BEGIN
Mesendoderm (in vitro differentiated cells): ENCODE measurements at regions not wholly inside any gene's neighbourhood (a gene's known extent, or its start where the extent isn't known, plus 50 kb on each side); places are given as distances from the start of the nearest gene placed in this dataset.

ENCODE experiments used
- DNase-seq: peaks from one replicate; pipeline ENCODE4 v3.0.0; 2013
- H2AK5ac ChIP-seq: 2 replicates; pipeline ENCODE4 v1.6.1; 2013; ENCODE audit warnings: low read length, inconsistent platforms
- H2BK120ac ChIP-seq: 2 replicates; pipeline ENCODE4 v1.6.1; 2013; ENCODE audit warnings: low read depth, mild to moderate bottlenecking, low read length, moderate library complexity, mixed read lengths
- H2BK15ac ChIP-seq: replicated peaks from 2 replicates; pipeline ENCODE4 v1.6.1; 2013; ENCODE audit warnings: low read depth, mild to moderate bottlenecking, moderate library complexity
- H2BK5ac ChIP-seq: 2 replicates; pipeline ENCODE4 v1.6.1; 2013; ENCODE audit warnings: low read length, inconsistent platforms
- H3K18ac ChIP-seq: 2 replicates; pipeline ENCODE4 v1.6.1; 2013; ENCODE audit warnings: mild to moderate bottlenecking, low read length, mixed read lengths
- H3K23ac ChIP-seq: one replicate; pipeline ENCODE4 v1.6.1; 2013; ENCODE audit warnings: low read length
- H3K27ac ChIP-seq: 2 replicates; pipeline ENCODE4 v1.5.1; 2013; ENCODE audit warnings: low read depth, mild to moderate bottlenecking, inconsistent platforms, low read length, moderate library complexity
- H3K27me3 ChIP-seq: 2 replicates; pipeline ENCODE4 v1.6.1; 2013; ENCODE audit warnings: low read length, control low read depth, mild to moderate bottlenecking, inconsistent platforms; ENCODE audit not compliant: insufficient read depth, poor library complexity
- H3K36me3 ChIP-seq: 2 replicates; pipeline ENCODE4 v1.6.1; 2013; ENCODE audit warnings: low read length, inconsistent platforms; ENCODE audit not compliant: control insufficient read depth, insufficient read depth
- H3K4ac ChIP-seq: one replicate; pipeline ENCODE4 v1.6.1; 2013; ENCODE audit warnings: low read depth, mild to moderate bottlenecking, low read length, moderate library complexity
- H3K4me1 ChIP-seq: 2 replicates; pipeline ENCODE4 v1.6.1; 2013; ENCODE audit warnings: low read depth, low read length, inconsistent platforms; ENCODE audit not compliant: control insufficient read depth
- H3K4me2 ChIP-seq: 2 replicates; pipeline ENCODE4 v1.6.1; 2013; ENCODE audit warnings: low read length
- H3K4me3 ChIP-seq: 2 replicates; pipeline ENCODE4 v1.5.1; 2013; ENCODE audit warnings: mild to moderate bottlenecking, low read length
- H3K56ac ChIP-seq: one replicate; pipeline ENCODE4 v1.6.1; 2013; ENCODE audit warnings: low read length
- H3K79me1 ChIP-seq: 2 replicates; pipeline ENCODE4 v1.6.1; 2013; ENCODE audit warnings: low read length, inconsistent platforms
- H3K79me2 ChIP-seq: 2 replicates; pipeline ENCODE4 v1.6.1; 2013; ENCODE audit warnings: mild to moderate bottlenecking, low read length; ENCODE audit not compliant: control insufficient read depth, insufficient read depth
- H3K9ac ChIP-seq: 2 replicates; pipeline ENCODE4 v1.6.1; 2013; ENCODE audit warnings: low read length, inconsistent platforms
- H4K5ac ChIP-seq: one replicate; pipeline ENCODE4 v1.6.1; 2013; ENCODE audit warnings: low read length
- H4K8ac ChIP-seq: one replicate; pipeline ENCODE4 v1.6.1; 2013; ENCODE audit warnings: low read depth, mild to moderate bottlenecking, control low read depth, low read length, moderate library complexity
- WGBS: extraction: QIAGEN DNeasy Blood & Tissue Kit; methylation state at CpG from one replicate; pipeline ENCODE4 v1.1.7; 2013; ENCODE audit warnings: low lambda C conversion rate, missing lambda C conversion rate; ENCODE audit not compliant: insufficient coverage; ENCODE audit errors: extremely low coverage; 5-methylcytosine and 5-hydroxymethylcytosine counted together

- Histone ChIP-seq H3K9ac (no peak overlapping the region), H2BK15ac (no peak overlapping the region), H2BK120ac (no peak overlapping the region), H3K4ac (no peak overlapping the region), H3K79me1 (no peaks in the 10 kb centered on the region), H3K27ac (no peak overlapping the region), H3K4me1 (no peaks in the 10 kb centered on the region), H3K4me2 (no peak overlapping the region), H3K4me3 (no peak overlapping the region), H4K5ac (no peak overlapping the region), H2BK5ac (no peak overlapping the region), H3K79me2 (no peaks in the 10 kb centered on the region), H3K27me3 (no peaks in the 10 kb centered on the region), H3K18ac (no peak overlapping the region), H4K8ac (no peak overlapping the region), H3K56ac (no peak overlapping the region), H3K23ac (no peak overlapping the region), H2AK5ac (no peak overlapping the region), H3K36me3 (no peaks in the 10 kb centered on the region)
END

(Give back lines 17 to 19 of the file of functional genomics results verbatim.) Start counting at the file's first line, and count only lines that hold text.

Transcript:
- H3K56ac ChIP-seq: one replicate; pipeline ENCODE4 v1.6.1; 2013; ENCODE audit warnings: low read length
- H3K79me1 ChIP-seq: 2 replicates; pipeline ENCODE4 v1.6.1; 2013; ENCODE audit warnings: low read length, inconsistent platforms
- H3K79me2 ChIP-seq: 2 replicates; pipeline ENCODE4 v1.6.1; 2013; ENCODE audit warnings: mild to moderate bottlenecking, low read length; ENCODE audit not compliant: control insufficient read depth, insufficient read depth